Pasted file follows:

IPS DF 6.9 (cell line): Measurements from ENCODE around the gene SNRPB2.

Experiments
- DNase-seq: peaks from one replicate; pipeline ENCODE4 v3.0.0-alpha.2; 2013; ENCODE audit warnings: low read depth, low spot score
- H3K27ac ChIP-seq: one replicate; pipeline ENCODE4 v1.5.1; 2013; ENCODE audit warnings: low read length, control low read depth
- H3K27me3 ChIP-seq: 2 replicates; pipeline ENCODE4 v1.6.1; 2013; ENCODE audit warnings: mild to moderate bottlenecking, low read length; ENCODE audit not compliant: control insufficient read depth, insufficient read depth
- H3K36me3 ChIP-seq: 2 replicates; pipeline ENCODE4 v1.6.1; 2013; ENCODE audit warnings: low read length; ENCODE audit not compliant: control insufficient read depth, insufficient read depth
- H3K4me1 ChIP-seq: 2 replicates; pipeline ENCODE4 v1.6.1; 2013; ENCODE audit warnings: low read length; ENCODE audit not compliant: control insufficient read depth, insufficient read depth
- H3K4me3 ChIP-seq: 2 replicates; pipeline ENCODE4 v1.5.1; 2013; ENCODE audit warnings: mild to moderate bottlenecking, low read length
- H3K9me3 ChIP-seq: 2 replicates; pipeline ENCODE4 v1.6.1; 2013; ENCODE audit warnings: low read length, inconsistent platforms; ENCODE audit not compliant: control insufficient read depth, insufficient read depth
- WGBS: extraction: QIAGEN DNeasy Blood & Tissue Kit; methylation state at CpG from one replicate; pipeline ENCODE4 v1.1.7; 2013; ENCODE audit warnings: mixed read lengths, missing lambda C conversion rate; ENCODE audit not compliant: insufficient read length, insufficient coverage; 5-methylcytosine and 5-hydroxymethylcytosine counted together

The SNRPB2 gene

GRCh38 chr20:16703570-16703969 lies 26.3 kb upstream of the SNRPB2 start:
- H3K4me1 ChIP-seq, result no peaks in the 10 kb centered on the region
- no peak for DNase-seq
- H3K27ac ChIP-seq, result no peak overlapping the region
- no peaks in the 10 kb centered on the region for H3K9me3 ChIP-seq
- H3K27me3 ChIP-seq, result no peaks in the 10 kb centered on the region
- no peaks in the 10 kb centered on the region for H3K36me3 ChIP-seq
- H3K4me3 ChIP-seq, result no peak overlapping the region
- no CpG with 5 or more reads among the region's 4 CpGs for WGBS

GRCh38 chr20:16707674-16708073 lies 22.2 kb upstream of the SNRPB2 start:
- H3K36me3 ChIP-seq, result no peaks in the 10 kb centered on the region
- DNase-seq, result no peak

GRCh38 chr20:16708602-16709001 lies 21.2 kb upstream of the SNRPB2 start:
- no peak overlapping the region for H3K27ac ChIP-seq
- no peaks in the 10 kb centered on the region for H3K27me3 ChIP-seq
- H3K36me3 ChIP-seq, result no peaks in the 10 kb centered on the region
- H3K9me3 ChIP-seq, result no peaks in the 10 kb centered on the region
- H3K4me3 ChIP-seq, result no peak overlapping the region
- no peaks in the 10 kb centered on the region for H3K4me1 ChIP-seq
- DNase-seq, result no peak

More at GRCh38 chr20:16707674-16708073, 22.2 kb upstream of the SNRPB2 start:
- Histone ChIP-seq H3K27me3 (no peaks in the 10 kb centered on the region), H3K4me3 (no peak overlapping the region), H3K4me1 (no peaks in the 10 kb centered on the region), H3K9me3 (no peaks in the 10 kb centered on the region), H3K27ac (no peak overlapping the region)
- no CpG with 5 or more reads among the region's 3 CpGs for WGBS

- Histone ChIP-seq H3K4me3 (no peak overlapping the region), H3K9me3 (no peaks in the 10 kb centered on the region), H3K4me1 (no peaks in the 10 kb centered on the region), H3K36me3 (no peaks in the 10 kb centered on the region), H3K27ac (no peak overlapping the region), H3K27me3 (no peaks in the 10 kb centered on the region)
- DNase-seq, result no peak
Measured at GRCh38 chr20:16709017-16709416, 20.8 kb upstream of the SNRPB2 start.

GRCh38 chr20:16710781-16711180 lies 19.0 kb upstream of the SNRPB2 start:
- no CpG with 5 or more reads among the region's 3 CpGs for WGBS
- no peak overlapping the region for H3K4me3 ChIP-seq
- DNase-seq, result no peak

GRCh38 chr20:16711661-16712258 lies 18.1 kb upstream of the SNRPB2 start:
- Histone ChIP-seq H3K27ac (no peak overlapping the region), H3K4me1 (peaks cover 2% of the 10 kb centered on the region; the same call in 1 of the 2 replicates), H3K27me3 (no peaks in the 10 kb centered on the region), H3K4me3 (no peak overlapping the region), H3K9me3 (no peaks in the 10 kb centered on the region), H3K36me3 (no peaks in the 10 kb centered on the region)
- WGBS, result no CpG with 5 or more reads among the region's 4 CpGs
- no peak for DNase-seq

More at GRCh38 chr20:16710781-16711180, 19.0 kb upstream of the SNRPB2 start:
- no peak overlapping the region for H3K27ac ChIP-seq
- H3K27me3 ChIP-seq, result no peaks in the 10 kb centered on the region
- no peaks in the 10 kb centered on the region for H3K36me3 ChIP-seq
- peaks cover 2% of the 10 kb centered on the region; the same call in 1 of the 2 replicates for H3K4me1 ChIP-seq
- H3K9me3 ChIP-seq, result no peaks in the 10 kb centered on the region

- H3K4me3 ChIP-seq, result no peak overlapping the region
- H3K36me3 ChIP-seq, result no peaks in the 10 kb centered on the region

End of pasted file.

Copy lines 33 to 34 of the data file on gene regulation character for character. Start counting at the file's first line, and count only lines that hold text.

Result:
- Histone ChIP-seq H3K27me3 (no peaks in the 10 kb centered on the region), H3K4me3 (no peak overlapping the region), H3K4me1 (no peaks in the 10 kb centered on the region), H3K9me3 (no peaks in the 10 kb centered on the region), H3K27ac (no peak overlapping the region)
- no CpG with 5 or more reads among the region's 3 CpGs for WGBS